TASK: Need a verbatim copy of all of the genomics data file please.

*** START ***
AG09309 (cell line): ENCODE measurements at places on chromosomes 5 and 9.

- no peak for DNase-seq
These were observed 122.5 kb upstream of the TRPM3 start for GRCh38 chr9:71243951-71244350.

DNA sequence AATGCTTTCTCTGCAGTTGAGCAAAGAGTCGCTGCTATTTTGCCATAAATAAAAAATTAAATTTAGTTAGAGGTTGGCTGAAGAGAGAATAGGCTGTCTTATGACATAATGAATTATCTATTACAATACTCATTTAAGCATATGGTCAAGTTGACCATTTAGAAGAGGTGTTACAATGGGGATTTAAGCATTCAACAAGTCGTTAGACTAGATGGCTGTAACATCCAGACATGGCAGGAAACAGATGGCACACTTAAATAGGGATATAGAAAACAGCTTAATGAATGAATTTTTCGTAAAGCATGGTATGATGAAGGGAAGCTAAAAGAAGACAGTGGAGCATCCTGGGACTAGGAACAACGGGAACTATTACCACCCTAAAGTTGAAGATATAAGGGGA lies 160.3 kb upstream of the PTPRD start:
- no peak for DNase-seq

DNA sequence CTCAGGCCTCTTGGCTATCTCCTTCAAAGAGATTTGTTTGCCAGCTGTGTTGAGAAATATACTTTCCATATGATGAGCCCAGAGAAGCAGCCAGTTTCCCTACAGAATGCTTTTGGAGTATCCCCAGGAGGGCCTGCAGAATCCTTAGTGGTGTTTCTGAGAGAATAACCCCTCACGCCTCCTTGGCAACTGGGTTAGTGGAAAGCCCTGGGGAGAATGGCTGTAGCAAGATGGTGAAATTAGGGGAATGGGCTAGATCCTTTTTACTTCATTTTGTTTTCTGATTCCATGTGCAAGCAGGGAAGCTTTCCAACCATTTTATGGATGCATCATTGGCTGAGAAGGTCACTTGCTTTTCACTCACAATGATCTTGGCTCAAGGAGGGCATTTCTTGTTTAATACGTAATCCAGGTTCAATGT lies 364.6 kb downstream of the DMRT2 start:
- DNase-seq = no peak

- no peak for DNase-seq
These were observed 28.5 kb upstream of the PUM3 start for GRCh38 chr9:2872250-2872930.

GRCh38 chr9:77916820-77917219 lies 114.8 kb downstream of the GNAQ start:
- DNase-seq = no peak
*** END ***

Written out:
AG09309 (cell line): ENCODE measurements at places on chromosomes 5 and 9.

- no peak for DNase-seq
These were observed 122.5 kb upstream of the TRPM3 start for GRCh38 chr9:71243951-71244350.

DNA sequence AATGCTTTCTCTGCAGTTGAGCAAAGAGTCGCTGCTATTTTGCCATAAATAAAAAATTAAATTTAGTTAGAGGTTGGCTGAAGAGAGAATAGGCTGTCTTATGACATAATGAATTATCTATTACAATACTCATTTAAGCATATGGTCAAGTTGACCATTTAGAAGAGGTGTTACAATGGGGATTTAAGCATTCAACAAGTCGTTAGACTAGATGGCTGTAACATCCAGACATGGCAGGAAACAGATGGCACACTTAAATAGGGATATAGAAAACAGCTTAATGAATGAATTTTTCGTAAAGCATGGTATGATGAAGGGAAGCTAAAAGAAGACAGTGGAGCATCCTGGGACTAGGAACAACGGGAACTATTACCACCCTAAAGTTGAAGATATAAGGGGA lies 160.3 kb upstream of the PTPRD start:
- no peak for DNase-seq

DNA sequence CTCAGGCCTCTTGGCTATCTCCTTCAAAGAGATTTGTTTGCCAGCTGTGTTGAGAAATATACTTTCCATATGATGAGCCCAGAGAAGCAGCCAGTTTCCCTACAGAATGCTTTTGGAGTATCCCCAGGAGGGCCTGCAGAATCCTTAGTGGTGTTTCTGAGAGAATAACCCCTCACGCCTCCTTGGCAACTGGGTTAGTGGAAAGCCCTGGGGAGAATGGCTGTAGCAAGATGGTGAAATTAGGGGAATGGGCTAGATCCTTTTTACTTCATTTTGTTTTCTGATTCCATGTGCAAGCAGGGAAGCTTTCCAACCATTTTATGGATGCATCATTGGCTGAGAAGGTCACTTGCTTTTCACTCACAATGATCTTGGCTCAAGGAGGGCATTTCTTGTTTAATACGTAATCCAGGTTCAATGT lies 364.6 kb downstream of the DMRT2 start:
- DNase-seq = no peak

- no peak for DNase-seq
These were observed 28.5 kb upstream of the PUM3 start for GRCh38 chr9:2872250-2872930.

GRCh38 chr9:77916820-77917219 lies 114.8 kb downstream of the GNAQ start:
- DNase-seq = no peak